Pumpkin pie (Photo: Wikipedia)
Not that it was a Norman Rockwell scene. Can anyone honestly claim that?
While growing up, we would “borrow” whatever we didn’t have from the church. After all, we lived right next door.
- Roasting pan.
- Range and oven space.
- Refrigerator and freezer space.
- Serving utensils.
- Ice cubes.
- A vase or two.
- And sometimes candles.
Dad was home unless he had emergency calls. That was unusual.
Grandpa, serving bowl in hand: “Anybody want more green beans? … Then, before anyone could take a breath, “Didn’t think so.” Inverts bowl, dumps contents on plate. Smiles around the table.
Time for dessert. “Grandpa, do you want some pie?” “I dasn’t, but I will.”
When I would come home from college for Thanksgiving, my mother, who was 5’2″ tall, would always ask me to get the “good china” off the top shelf of the kitchen cabinet. She had a step stool, but I guess it was easier to wait until I walked in the door.
One year I my then housemate Margaret’s invitation to have Thanksgiving at her parents’ house in Amherst. It had snowed 2 feet the night before! The normally 10 minute drive across town took 45 minutes, even in a VW bug, because the roads hadn’t been plowed yet.
That was the time Margaret and I slogged through some Beethoven Cello Sonatas. I was shocked to discover an Alberti bass written for the right hand. My thought at the time was, “You spend 1/2 your life perfecting Alberti bass, and then he puts it in the right hand!” (Completely unfair, don’t you think?)
After that, we went tobogganing, with limited success, on a low slope. And then we roasted chestnuts in the fireplace! (It was real, not only a song.)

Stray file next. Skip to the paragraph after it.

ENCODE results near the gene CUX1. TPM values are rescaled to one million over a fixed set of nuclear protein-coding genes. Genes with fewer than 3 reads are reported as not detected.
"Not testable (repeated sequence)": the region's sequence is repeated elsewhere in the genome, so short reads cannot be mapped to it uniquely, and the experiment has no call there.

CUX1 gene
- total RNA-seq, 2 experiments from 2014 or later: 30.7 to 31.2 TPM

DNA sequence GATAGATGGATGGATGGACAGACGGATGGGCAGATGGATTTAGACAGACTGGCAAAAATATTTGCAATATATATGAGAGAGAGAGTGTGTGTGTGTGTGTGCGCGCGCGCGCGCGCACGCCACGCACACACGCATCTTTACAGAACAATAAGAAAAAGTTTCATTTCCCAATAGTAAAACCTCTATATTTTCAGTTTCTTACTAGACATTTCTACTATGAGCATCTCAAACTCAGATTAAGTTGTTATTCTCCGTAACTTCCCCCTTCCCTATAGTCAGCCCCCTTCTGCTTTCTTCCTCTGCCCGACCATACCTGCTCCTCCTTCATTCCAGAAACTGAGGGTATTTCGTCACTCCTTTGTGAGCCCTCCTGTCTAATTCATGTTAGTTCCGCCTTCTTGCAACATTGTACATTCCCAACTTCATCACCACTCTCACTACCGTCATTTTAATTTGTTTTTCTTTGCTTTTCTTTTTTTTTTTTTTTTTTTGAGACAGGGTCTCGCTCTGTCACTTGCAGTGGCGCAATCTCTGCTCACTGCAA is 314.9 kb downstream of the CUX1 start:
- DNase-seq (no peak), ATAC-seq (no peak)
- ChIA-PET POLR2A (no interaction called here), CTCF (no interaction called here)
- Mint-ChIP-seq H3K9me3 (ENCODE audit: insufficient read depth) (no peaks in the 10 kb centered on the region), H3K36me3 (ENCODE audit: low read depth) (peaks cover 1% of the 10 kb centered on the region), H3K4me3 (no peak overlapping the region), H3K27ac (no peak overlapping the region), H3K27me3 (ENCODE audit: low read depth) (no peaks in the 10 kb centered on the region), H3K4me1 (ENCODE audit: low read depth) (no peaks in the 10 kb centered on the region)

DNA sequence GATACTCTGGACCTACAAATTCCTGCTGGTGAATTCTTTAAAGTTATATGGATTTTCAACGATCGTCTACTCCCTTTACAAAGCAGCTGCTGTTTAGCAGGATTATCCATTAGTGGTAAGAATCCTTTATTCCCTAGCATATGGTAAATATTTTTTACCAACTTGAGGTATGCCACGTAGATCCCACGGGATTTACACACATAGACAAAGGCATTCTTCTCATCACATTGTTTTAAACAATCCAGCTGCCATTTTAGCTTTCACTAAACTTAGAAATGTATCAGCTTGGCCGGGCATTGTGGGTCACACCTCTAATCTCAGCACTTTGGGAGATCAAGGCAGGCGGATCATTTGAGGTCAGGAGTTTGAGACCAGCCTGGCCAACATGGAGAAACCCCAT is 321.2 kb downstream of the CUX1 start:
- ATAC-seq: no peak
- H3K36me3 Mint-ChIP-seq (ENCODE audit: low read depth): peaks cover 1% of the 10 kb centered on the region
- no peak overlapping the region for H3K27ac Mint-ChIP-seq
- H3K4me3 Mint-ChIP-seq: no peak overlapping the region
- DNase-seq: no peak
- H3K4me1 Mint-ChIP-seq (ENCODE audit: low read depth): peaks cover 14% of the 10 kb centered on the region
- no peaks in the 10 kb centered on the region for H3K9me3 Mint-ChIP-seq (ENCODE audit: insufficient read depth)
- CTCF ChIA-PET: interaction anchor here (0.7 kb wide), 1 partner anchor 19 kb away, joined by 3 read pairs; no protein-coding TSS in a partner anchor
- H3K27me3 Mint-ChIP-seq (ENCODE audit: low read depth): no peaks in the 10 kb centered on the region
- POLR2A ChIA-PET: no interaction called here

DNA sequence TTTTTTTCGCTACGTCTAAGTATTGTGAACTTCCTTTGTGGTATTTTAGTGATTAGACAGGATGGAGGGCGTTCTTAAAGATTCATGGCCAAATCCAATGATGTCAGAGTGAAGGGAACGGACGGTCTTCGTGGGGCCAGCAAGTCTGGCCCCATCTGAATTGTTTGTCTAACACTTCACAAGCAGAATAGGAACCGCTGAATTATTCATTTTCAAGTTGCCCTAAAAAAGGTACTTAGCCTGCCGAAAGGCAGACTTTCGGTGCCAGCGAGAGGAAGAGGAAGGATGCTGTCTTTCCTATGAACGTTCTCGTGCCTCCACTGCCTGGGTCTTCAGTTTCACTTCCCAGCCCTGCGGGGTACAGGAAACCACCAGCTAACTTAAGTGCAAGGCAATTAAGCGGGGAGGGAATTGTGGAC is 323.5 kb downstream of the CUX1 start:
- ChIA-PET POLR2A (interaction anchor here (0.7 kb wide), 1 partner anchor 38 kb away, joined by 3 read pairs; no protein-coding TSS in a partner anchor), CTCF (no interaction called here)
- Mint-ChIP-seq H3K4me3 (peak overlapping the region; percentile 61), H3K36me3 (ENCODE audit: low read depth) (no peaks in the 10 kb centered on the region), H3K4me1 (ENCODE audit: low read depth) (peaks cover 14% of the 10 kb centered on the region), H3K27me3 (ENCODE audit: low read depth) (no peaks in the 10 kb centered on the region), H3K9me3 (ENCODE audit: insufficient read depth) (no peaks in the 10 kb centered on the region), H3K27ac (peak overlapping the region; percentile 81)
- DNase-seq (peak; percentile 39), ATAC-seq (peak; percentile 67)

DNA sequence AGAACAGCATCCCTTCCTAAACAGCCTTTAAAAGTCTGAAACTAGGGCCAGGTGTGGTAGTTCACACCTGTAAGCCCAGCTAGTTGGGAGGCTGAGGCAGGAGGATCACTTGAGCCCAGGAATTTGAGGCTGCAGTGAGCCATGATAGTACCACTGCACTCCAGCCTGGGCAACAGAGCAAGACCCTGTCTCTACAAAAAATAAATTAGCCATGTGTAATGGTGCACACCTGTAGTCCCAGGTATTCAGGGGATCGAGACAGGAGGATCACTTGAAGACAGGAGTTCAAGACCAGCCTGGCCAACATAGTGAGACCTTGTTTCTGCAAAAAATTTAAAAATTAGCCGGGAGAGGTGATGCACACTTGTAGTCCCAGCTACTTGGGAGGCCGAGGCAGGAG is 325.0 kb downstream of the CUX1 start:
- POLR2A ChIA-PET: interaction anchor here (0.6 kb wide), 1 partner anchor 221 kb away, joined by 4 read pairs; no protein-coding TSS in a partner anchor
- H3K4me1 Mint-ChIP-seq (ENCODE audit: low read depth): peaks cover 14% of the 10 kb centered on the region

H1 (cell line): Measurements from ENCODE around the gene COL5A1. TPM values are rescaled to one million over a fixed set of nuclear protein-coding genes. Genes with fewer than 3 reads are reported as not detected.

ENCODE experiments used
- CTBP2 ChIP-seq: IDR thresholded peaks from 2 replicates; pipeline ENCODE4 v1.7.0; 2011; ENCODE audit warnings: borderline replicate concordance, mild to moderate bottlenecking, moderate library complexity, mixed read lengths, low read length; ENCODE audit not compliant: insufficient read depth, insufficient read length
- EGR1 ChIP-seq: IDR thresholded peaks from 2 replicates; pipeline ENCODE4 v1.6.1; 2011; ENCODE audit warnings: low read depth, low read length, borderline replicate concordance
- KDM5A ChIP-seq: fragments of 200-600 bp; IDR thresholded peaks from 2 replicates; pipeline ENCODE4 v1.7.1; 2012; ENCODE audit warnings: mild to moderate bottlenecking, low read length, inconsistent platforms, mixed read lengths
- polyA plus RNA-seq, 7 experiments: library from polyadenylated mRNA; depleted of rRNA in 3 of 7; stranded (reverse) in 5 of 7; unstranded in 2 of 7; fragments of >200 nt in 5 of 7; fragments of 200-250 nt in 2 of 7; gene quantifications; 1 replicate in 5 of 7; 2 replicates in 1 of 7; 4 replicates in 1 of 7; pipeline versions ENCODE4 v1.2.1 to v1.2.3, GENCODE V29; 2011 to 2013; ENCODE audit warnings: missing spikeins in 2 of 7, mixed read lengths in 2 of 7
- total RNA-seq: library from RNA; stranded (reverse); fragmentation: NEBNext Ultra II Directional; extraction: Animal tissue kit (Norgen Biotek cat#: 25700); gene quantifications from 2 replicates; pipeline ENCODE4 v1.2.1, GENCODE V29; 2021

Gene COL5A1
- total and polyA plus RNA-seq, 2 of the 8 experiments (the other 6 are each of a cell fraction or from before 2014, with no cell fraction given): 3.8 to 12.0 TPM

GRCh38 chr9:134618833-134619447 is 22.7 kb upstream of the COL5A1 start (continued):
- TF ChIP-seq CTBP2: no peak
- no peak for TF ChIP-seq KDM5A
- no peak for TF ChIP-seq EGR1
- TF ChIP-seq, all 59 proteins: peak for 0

And I played ping-pong with Margaret’s 10-year-old brother, Bruce. He was a riot.
In the city, it’s possible to go out by yourself with no problem. There are places that are open, and are happy to seat people who are not with others.
I remember one such experience in particular. The restaurant was called Teachers Too, on Broadway in the 80′s. Although I had a reservation, as did many others, there was a line.
Directly ahead of me was a family which included several generations. The oldest member was complaining about everything. I have to say that provided perspective about being with family or not.
I am thankful:
- That I live in a free country.
- For my health.
- For my friends.
- For the beauty of music.
- For the beauty of nature.
- For performance opportunities.
- For my students’ and my church choir’s progress.
- And for everyone who reads my blog, of course!
Now everything has changed. My plans?
- To set up my Fontanini crèche. The colors of the hand-painted figures are incredible. Maybe this is the year to put it on top of the piano. That’s where ours always was when I was a kid. Ours had a cow!
- Read John Grisham’s new book, The Racketeer.
- Have turkey dinner, of course.
- Sleep it off.
- Listen to music.
- Catch up with The New York Times.
- And if there’s any time left, we’ll see…